Whenever data is not available or simulating the entire region of interest is not feasible, sampling seems to be a good solution. How many sampling points are needed to accurately estimate the regional yield? What’s the error associated with that? What is the most suitable sampling strategy for the variable of interest, model, region or spatial variability? These questionas are adressed at different stages of AgMIP:
- phase 1: estimates the performance of spatial sampling strategies accounting for climate variations
- phase 2: estimates the performance of spatial sampling strategies accounting for soil and climate variations
The performance of sampling for instance climate or soil is estimated for a range of crops, crop models, production situations and variables (yield, biomass, LAI, soil moisture, evapotranspiration, phenology, NPP, NEE, soil organic carbon, N2O-emmissions, NO3-leaching, etc.).
authors: Lenny van Bussel, Frank Ewert, Gang Zhao, Holger Hoffmann, Andreas Enders, Daniel Wallach, Julie Constantin, Hélène Raynal, Christian Klein, Christian Biernath, Florian Heinlein, Eckart Priesack, Fulu Tao, Reimund Rötter; Davide Cammarano, Senthold Asseng, Joshua Elliott, Michael Glotter, Claas Nendel, Kurt-Christian Kersebaum, Xenia Specka, Bruno Basso, Guillermo Baigorria, Consuelo Romero, James Chryssanthacopoulos.
abstract: Field-scale crop models are increasingly applied at spatio-temporal scales that range from regions to the globe and from decades up to 100 years. Sufficiently detailed data to capture the prevailing spatio-temporal heterogeneity in weather, soil, and management conditions as needed by crop models are rarely available. Effective sampling may overcome the problem of missing data but has rarely been investigated. In this study the effect of sampling weather data has been evaluated for simulating yields of winter wheat in a region in Germany over a 30-year period (1982-2011) using 12 process-based crop models. A stratified sampling was applied to compare the effect of different sizes of
spatially sampled weather data (10, 30, 50, 100, 500, 1000 and full coverage of 34,078 sampling points) on simulated wheat yields. Stratified sampling was further compared with random sampling. Possible interactions between sample size and crop model were evaluated.
journal: Agr For Met (under review).
Model and data scales are of concern to nearly all simulations of the environment, including cropping systems. Temporal and spatial resolutions of data and model or between linked models should match. However, data is often scarce and simulations are often conducted for estimating parameters or assessing impacts were data is not available. With an increasing number of simulation studies ranging from field to global scale, scaling models has consequently become top science pick. For an overview on scaling methods with regard to models, please see Ewert et al., 2011. Two main aspects of spatial scales are illustrated in the figure below: spatial data aggregation / resolution and the representation of spatial mean and variability, e.g. via sampling.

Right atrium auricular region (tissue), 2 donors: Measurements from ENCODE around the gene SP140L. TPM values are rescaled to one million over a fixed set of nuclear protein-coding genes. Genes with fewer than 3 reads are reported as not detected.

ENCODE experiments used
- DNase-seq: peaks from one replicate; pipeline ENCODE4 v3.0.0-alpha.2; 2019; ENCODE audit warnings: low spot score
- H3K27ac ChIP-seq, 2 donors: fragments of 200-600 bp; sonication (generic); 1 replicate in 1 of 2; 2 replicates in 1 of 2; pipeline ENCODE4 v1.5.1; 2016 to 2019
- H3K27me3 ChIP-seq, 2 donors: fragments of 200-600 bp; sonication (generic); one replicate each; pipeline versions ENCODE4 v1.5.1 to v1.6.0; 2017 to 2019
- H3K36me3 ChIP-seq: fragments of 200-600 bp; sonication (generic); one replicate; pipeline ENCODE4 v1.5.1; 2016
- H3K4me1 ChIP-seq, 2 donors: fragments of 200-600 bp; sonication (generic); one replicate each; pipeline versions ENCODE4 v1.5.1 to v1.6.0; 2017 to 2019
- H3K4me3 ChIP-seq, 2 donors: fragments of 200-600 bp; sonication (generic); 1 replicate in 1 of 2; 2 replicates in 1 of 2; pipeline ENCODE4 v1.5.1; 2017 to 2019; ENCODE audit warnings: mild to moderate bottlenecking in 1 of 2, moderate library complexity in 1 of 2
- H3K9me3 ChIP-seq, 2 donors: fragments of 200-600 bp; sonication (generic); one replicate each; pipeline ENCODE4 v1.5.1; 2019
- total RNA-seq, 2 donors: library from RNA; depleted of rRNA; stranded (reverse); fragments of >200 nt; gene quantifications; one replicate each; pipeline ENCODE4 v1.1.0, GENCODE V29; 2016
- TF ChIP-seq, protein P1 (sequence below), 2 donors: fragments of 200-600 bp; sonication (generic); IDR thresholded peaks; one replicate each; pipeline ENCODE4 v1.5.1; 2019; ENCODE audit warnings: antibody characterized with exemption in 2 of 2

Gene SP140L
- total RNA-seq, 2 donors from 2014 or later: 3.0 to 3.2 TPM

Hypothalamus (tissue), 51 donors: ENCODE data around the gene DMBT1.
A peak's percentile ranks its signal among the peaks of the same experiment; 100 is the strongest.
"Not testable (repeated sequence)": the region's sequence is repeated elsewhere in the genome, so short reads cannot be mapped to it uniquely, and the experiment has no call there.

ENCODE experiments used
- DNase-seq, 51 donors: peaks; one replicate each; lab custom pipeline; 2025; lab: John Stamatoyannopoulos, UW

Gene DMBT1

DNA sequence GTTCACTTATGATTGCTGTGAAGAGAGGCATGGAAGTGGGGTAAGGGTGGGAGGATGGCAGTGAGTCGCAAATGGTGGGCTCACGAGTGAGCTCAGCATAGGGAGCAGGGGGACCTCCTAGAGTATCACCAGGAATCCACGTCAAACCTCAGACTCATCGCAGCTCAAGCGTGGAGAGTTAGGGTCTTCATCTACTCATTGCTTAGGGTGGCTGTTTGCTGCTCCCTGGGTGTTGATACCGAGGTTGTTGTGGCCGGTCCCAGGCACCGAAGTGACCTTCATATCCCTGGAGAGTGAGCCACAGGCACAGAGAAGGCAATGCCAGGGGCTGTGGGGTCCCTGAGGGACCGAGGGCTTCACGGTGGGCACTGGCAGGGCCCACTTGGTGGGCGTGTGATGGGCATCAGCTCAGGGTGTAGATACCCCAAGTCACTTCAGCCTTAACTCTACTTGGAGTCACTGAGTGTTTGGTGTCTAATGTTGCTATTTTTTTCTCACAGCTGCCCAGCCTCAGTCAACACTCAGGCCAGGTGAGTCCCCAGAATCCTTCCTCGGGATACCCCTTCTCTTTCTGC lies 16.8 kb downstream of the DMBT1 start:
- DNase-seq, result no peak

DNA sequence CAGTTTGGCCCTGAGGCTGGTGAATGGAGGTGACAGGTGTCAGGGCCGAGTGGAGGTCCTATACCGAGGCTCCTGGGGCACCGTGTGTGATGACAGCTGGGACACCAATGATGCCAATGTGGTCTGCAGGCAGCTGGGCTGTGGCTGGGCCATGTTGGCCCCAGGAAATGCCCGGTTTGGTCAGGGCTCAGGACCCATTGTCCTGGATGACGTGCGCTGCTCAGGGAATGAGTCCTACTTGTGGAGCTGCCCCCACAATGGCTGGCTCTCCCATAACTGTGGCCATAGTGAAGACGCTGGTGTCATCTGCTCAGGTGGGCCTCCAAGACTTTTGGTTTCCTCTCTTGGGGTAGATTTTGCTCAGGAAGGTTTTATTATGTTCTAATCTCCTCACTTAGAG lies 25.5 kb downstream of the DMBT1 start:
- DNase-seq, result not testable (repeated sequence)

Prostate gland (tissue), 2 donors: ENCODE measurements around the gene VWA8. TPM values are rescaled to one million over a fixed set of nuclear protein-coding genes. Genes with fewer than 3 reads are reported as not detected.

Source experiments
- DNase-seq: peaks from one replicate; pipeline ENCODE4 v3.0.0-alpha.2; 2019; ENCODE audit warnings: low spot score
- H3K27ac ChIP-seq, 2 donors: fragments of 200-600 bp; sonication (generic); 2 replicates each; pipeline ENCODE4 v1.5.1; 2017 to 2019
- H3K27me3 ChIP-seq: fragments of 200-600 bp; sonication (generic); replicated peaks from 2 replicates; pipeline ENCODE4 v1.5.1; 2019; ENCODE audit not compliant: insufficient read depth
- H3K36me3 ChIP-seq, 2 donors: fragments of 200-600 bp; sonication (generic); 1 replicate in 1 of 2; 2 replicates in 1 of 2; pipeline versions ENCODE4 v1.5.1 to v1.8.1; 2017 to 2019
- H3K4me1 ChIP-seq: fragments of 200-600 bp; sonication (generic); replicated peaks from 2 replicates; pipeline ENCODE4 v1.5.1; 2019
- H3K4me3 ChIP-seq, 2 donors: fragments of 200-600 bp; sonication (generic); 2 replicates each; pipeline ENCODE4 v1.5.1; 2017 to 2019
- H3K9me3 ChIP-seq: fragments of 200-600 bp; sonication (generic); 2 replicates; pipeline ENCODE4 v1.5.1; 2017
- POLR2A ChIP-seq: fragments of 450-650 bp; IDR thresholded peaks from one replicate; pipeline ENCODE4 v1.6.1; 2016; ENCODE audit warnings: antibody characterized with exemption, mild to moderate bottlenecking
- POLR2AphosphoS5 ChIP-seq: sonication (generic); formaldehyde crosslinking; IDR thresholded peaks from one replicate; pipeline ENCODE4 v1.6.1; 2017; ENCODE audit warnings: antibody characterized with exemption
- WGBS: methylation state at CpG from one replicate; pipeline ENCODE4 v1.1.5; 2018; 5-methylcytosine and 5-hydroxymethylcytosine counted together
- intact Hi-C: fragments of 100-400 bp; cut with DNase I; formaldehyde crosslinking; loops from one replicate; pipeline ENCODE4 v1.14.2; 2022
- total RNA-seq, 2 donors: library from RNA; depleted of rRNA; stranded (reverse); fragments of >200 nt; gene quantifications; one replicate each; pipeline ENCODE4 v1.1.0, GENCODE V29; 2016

Set up of simulation experiments for evaluating deviations from a) high resolution simulations of b) different grid cell sizes and c) reduced numbers of sampling points. Details are described in van Bussel et al. (2015) and Hoffmann et al. (2015). With friendly permission of Ewert et al. (2015).
The scaling research presented on this site has been mainly driven in the past by the AgMIP and MACSUR scaling activities. These activities mainly conduct crop model ensemble studies in order to
- adress the error which is made by applying field-scale crop models at larger scales
- identify crop model specific model-data-interactions
- identify error sources and ways of generalizing these errors
- estimate the error which is made by choosing a specific spatial sampling strategy
- develop spatial sampling stragies
- identify spatial patternsa and corresponding drivers
The following wikis on input data aggregation and spatial sampling give an overview on the current scaling activities.
If you are a contributing scientist, please register or login to get more details, read or write about the on-going work.
Frank Ewert, Martin K. van Ittersum, Thomas Heckelei, Olivier Therond, Irina Bezlepkina, Erling Andersen, 2011. Scale changes and model linking methods for integrated assessment of agri-environmental systems. Agriculture, Ecosystems & Environment 142, 6 – 17.
Frank Ewert, Lenny G.J. van Bussel, Gang Zhao, Holger Hoffmann, Thomas Gaiser, Xenia Specka, Claas Nendel, Kurt-Christian Kersebaum, Carmen Sosa, Elisabet Lewan, Jagadeesh Yeluripati, Matthias Kuhnert, Fulu Tao, Reimund P. Rötter, Julie Constantin, Helene Raynal, Daniel Wallach, Edmar Teixeira, Balasz Grosz, Michaela Bach, Luca Doro, Pier P. Roggero, Zhigan Zhao, Enli Wang, Ralf Kiese, Edwin Haas, Henrik Eckersten, Giacomo Trombi, Marco Bindi, Christian Klein, Christian Biernath, Florian Heinlein, Eckart Priesack, Davide Cammarano, Senthold Asseng, Joshua Elliott, Michael Glotter, Bruno Basso, Guillermo A. Baigorria, Consuelo C. Romero, Marco Moriondo, 2015. Uncertainties in Scaling up Crop Models for Large Area Climate-change Impact Assessments. In C. Rosenzweig and D. Hillel, editors. Handbook of Climate Change and Agroecosystems: The Agricultural Model Intercomparison and Improvement Project (AgMIP).
This site is about crop modelling across scales.
The aims are:
- to give scientists the chance to communicate, contribute and inform
- to inform about on-going activities in the varying projects
- to document simulations and data
This site is an initiative of the AgMIP and MACSUR scaling activities.